Then what happens if a highly selected strain is available for sale, gift, or trade? Careless introduction into an existing population 1) exposes those genes to lurkers and cuckholders and 2) likely lacks the small ponds and labor intensive effort needed to maintain the strain in the face of a non-selected popoulation. Kind of like letting your $2,000 pure bred female dog run every night with the neighborhood mongrels - the pups would likely leave a lot to be desired from an AKC viewpoint.

A pond full of fish is a more difficult place to make purebreeds than a kennel, IMHO. Developing and maintaining either fish or dog breeds requires having the breeding be more controlled than what exists in the average fish pond. If you let the breeders take charge of all reproduction, it's much easier to control the offspring. Most ponds and most pond owners don't work that way, I think a higher % of dog owners do.

Last edited by Theo Gallus; 03/21/08 10:56 AM.

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dogs and roses are easy to manipulate and i think thats just it theo....it'd all be about control. achievable by sectioned breeding ponds? maybe gw can think about this w/ his FH/RES pond.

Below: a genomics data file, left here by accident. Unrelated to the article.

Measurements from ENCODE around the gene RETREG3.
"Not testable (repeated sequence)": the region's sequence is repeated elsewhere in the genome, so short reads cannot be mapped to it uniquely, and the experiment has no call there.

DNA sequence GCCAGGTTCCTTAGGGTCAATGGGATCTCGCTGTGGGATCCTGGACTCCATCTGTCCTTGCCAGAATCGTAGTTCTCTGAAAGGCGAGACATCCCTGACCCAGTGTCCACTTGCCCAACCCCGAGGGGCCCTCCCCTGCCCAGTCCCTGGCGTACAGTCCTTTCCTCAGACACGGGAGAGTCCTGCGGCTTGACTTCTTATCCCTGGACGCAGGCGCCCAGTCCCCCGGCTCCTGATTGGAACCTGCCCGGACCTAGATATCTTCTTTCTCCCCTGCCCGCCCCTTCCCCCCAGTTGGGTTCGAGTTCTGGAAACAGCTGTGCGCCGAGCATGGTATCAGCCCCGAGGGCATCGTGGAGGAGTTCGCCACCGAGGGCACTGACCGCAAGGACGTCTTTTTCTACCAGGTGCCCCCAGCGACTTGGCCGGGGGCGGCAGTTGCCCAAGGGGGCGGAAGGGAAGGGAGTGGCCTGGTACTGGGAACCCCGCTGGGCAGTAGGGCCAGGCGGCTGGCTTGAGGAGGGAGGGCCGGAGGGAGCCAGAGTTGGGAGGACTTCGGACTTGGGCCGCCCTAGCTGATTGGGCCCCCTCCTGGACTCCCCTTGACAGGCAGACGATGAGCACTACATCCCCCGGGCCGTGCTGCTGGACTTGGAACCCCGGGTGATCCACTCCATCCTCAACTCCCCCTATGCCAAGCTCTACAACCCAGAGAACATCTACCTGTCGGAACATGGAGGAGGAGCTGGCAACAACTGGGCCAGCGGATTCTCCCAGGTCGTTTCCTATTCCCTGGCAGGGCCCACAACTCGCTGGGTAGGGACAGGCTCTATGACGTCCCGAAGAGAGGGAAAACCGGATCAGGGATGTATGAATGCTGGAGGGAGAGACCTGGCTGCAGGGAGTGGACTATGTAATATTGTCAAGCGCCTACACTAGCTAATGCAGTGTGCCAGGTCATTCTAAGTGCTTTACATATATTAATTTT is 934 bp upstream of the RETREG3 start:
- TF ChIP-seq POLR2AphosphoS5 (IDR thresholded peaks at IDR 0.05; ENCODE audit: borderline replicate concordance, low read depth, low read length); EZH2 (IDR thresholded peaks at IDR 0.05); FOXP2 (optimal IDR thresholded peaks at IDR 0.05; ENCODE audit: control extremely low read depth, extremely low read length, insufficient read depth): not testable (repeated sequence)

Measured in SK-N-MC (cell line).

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Here is some long-haired info about what you seek.

TEMPO OF HYBRID INVIABILITY IN CENTRARCHID FISHES

(TELEOSTEI: CENTRARCHIDAE)

DANIEL I. BOLNICK AND THOMAS J. NEAR



We found that hybrid embryo viability declined at mean rate of 3.13% per

million years, slower than in most other taxa investigated to date.



Due to its gradual nature, the process of speciation usually

cannot be followed from inception to completion in a researcher’s

lifetime. To circumvent this limitation, studies of

speciation often take a comparative, cross-sectional approach.

Rather than follow the branching of a single lineage

through time, one can survey a number of species pairs that

have progressed different distances along the path toward

speciation. Assuming that the different pairs follow similar

evolutionary trajectories caused by similar mechanisms, one

can obtain general observations about the tempo and mode

of speciation.

Using a Kendall-Moran estimate of the net diversification

rate based on a pure birth process (Baldwin and

Sanderson 1998; Nee 2001), we found that the mean net